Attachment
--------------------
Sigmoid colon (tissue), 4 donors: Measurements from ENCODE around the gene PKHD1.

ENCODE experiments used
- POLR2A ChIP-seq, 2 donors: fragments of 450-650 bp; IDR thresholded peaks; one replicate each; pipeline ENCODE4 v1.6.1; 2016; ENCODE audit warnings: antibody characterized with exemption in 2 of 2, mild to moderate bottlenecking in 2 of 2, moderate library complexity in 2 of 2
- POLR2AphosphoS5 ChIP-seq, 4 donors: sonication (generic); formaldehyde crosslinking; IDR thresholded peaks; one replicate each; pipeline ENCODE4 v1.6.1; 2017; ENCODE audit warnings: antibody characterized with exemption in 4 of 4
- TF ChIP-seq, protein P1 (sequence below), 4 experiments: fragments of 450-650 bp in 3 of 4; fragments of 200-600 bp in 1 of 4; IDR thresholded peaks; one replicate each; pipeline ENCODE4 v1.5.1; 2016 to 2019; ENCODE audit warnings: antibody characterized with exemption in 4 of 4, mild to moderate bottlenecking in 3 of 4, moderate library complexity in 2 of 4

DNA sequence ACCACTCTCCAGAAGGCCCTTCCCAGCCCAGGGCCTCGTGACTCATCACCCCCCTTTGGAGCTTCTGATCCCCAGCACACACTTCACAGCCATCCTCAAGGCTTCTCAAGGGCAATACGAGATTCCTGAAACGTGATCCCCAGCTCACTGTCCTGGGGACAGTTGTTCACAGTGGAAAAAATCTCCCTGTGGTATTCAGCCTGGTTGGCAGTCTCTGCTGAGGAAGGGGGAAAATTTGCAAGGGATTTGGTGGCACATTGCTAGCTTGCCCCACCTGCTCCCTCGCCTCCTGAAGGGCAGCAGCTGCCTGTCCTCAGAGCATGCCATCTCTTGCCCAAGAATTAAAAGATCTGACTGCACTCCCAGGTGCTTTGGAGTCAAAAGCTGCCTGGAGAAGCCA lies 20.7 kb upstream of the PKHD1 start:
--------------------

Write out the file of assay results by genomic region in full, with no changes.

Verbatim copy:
Sigmoid colon (tissue), 4 donors: Measurements from ENCODE around the gene PKHD1.

ENCODE experiments used
- POLR2A ChIP-seq, 2 donors: fragments of 450-650 bp; IDR thresholded peaks; one replicate each; pipeline ENCODE4 v1.6.1; 2016; ENCODE audit warnings: antibody characterized with exemption in 2 of 2, mild to moderate bottlenecking in 2 of 2, moderate library complexity in 2 of 2
- POLR2AphosphoS5 ChIP-seq, 4 donors: sonication (generic); formaldehyde crosslinking; IDR thresholded peaks; one replicate each; pipeline ENCODE4 v1.6.1; 2017; ENCODE audit warnings: antibody characterized with exemption in 4 of 4
- TF ChIP-seq, protein P1 (sequence below), 4 experiments: fragments of 450-650 bp in 3 of 4; fragments of 200-600 bp in 1 of 4; IDR thresholded peaks; one replicate each; pipeline ENCODE4 v1.5.1; 2016 to 2019; ENCODE audit warnings: antibody characterized with exemption in 4 of 4, mild to moderate bottlenecking in 3 of 4, moderate library complexity in 2 of 4

DNA sequence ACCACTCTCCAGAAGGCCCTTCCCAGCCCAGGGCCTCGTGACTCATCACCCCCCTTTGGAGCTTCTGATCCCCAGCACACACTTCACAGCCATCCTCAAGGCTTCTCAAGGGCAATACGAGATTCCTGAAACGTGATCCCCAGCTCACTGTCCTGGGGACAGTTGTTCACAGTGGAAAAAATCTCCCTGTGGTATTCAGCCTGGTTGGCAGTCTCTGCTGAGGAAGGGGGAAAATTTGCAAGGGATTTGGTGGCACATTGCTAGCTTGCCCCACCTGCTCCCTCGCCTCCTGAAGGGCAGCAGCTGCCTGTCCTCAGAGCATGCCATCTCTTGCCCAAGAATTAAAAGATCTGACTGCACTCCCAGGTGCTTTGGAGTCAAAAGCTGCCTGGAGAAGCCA lies 20.7 kb upstream of the PKHD1 start: